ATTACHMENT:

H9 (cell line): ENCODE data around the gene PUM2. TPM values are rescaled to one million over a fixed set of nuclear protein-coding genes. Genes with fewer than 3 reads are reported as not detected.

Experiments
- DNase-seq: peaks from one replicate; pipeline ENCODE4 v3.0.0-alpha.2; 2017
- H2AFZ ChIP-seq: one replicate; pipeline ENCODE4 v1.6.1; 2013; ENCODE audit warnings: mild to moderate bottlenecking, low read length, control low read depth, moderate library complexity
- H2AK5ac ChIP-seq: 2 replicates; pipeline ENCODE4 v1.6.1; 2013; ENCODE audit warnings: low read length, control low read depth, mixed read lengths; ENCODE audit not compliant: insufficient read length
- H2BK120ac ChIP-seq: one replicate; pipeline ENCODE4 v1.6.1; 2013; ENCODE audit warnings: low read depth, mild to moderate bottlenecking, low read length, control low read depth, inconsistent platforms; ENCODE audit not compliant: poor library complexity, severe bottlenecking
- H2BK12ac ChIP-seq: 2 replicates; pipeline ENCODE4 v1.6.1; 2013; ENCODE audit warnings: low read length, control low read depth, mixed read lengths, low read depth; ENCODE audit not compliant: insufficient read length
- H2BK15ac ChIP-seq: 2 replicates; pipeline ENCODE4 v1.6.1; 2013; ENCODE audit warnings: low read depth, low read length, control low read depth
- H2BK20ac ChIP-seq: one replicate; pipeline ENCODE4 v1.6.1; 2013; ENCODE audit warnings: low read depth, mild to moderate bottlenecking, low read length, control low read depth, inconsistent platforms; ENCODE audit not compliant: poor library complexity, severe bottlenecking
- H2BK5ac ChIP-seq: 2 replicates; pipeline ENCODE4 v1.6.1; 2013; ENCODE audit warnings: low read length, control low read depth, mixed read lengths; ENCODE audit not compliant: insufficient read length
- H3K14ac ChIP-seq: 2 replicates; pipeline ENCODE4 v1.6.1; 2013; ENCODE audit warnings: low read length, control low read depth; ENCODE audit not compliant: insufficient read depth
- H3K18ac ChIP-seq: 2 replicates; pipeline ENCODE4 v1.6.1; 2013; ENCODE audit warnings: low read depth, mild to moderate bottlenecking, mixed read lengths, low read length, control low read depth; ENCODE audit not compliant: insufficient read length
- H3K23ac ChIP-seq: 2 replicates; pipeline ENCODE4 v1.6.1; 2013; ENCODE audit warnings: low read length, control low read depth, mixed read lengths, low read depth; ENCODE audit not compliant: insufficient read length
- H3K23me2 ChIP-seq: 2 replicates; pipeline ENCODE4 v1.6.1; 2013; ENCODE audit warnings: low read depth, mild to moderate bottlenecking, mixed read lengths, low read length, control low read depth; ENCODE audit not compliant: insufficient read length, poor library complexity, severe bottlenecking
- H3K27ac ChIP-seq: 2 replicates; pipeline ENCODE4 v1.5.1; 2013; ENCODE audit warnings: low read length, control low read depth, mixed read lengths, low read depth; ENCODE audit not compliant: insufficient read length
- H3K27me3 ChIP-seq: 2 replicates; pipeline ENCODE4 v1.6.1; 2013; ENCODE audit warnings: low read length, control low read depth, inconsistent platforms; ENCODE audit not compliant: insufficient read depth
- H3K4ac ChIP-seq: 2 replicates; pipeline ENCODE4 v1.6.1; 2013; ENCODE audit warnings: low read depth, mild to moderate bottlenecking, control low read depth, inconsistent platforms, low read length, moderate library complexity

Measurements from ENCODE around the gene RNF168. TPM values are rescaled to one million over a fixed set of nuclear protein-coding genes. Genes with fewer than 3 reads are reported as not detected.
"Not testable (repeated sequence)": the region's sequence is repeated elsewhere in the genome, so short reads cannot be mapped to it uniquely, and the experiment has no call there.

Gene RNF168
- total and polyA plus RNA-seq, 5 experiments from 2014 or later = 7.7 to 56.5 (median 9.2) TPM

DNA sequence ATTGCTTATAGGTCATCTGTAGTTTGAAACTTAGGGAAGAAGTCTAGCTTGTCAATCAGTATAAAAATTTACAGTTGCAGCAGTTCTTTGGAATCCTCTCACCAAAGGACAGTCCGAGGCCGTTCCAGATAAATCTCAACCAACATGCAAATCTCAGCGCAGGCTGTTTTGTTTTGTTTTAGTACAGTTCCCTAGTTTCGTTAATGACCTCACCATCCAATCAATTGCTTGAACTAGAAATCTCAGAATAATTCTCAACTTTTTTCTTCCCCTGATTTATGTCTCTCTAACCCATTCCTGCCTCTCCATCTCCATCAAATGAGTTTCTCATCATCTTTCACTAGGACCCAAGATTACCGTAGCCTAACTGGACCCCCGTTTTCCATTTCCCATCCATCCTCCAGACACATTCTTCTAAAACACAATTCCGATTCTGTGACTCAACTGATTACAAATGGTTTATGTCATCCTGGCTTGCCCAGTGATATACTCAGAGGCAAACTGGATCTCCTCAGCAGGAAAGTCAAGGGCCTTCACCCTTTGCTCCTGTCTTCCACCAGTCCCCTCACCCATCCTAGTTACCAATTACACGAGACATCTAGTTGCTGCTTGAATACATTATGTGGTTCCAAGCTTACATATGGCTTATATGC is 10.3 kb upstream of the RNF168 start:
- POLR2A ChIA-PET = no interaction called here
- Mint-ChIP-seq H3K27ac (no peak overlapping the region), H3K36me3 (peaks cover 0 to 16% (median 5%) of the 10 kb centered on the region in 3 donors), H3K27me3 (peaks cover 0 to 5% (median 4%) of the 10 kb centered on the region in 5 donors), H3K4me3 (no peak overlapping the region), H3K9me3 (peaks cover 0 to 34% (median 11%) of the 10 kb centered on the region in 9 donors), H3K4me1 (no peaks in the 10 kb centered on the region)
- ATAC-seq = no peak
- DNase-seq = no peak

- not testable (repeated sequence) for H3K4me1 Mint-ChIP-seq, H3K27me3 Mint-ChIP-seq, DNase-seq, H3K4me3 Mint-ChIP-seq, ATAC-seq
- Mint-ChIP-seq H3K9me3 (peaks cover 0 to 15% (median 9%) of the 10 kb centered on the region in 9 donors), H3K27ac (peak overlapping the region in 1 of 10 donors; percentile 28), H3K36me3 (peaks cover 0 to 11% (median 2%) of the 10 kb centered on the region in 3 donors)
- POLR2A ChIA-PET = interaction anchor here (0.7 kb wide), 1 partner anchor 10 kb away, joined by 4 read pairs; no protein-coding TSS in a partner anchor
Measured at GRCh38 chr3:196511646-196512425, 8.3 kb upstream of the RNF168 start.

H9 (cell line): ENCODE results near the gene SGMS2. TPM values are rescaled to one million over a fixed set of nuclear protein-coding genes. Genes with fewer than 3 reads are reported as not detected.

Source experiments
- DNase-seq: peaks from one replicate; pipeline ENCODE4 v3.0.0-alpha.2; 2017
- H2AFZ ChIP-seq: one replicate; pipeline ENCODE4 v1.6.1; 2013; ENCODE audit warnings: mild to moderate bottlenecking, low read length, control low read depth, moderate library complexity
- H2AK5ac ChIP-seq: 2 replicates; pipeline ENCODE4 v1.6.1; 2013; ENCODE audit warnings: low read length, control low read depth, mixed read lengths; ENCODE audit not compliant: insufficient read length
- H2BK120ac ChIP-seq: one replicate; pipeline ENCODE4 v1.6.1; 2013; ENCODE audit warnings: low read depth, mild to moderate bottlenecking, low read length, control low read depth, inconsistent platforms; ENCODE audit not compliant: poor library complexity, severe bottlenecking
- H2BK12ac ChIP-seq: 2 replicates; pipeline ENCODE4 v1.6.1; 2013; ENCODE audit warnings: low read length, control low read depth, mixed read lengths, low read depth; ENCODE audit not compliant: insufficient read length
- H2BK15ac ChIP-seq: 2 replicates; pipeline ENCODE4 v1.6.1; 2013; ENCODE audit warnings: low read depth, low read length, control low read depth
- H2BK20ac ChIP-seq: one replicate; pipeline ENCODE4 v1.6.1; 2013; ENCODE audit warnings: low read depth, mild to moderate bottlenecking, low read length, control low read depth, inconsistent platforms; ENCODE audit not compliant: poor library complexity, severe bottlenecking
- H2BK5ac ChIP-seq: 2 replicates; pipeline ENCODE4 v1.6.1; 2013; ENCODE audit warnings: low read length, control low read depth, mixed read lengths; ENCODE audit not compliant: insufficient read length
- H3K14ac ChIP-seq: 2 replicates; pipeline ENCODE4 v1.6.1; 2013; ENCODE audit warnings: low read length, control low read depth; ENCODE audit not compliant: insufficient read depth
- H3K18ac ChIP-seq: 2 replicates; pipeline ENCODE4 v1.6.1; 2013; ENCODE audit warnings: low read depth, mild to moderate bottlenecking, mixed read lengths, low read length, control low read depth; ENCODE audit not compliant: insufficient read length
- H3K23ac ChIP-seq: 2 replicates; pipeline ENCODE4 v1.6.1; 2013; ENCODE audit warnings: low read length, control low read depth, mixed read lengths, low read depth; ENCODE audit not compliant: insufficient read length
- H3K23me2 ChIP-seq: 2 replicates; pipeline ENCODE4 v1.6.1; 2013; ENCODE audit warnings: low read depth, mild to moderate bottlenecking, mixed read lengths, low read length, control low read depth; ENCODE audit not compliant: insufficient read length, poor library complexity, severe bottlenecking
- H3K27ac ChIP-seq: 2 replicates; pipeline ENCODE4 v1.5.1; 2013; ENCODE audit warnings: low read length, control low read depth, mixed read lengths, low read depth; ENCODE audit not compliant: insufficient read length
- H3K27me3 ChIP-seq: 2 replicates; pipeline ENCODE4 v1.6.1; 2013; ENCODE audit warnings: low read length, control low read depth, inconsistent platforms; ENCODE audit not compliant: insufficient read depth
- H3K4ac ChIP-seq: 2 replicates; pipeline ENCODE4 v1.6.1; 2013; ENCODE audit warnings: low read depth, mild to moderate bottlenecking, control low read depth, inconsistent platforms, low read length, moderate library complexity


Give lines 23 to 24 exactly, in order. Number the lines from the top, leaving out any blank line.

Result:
- POLR2A ChIA-PET = no interaction called here
- Mint-ChIP-seq H3K27ac (no peak overlapping the region), H3K36me3 (peaks cover 0 to 16% (median 5%) of the 10 kb centered on the region in 3 donors), H3K27me3 (peaks cover 0 to 5% (median 4%) of the 10 kb centered on the region in 5 donors), H3K4me3 (no peak overlapping the region), H3K9me3 (peaks cover 0 to 34% (median 11%) of the 10 kb centered on the region in 9 donors), H3K4me1 (no peaks in the 10 kb centered on the region)